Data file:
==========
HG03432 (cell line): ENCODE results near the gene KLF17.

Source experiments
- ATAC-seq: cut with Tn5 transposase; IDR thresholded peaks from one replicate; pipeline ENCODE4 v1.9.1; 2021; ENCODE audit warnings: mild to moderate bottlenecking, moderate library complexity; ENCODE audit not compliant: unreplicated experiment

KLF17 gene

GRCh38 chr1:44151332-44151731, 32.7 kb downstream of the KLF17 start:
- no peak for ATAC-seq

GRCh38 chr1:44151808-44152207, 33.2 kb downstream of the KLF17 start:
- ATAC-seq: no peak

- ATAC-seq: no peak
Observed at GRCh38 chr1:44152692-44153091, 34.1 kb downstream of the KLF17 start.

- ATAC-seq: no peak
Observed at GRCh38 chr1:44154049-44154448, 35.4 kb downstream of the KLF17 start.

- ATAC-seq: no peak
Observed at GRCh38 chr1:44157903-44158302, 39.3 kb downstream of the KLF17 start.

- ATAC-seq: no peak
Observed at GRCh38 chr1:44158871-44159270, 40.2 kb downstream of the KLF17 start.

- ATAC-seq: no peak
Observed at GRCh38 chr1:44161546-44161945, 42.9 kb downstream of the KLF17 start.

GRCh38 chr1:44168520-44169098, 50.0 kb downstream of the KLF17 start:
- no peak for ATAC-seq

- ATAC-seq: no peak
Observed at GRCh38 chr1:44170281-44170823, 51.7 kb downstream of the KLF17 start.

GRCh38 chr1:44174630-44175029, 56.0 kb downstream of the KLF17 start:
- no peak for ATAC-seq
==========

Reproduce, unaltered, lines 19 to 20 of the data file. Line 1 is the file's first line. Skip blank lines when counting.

GRCh38 chr1:44168520-44169098, 50.0 kb downstream of the KLF17 start:
- no peak for ATAC-seq